Frequent Is a Vizsla a good first dog? Simple and Effective Tips

Is a Vizsla a Good First Dog?

If it is your first time acquiring a dog, you will surely be busy researching different breeds to choose the one that best suits your lifestyle. As you know, there are many breeds of canines, and each one has certain characteristics that allow them to be differentiated from each other.

If you are reading this, it is because you are surely interested in the Vizsla dog. Many people wonder if this breed of canines is ideal for first-time owners. As we have said previously, they are animals with a high level of physical activity that may require more attention than other types of breed.

Actually, a Vizsla is not highly recommended as your first dog for a person or family. A canine of this type requires special attention due to its personality and character. Also, we must not forget that the best place for a Vizsla is with those people or families who can offer an active lifestyle.

Therefore, if you are not willing to exercise daily with your pet, do not even think about acquiring a Vizsla as your first dog.

Now, if you really want a Vizsla as your first dog regardless of what has been mentioned above and you are willing to modify your lifestyle a bit, it is best to research and learn everything about this canine before buying or adopting it. Knowing each physical and emotional aspects of this breed will help you control the situation despite not having any experience.

What should know about this breed are:

Not all first-time dog owners are ready to acquire a large canine. That is the case with the Vizsla. It is considered a medium-large breed dog that can measure between 51 cm and 66 cm and weigh between 18 kg and 27 kg.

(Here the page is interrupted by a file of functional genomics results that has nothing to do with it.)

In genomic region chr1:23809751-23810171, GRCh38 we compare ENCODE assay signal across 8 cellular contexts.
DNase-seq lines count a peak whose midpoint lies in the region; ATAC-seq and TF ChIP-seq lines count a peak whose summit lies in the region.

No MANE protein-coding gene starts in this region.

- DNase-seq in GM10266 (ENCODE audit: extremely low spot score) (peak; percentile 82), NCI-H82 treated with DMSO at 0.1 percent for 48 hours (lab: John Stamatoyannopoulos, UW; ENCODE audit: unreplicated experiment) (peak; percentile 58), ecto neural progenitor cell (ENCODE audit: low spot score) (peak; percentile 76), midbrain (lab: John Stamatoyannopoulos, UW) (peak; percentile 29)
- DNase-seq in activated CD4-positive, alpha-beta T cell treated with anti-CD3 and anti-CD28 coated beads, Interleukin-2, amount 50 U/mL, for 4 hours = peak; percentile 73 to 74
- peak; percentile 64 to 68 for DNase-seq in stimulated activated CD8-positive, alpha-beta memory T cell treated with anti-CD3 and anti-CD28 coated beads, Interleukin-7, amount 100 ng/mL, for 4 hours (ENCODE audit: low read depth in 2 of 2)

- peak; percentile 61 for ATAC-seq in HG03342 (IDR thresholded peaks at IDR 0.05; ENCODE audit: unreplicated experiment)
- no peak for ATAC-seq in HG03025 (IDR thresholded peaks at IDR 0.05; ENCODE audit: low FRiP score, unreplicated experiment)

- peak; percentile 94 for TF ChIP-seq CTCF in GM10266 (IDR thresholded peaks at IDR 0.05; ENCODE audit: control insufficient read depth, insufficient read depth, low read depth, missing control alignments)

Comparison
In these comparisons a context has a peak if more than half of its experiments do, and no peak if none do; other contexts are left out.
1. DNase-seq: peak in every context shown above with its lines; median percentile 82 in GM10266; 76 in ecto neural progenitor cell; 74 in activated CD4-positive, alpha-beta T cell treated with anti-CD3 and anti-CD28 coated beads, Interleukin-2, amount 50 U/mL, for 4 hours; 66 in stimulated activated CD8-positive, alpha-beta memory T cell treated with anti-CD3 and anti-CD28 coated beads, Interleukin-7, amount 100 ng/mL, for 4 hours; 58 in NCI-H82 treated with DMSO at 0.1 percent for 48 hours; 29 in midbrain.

A Vizsla may not be a good option if you live in a small house or apartment in the city. It would be best if you had a spacious home with a backyard so your Vizsla can move freely.

Large dogs can be difficult for certain families to deal with, but a Vizsla can be easily trained, so their obedience stands out.

This breed is exceptionally smart and can be taught an untold number of tricks and skills

Vizslas rank #25 on the “Dog breed intelligence” ranking which is quite respectable. Many Vizsla owners would argue that Vizslas need to rank higher, however, as the breed is indeed impressively smart.

What further makes Vizslas a very entertaining breed to train and play with is that they are very impressionable and love to listen and learn. A lot of highly intelligent dog breeds are stubborn and often refuse to learn or follow orders but the Vizslas are not one of them.

If you want a pet that would love to learn and practice new tricks in the yard or the dog park – the Vizsla is an excellent breed to pick.

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The good-natured Vizsla has also been called a “Velcro” dog because he is so tactile — he likes to attach himself to people, preferably in their laps.

Athletic, agile, and light on his feet, the Vizsla is a robust hunting dog who needs vigorous daily exercise and lots of personal attention. Too much confinement and too little companionship can lead to neurotic behaviors such as hyperactivity and destructiveness. Bored Vizslas are notorious chewers.

Most Vizslas get along well with everyone, including strangers and other animals, but they do need a lot of early socialization to build confidence. Some Vizslas are excitable and/or easily startled in new situations.

The Vizsla has the independent spirit of all pointing breeds, but responds to training more willingly than most and is a capable performer in advanced obedience competition.

You may need to control his tendency to mouth your hands — provide a box filled with toys so he can carry things around in his mouth.

Keep in mind that the inheritance of temperament is less predictable than the inheritance of physical traits such as size or shedding. Temperament and behavior are also shaped by raising and training.

About the author: Michele Welton has over 40 years of experience as a Dog Trainer, Dog Breed Consultant, and founder of three Dog Training Centers. An expert researcher and author of 15 books about dogs, she loves helping people choose, train, and care for their dogs.

Dog training videos. Sometimes its easier to train your puppy (or adult dog) when you can see the correct training techniques in action. The problem is that most dog training videos on the internet are worthless, because they use the wrong training method. I recommend these dog training videos that are based on respect and leadership.

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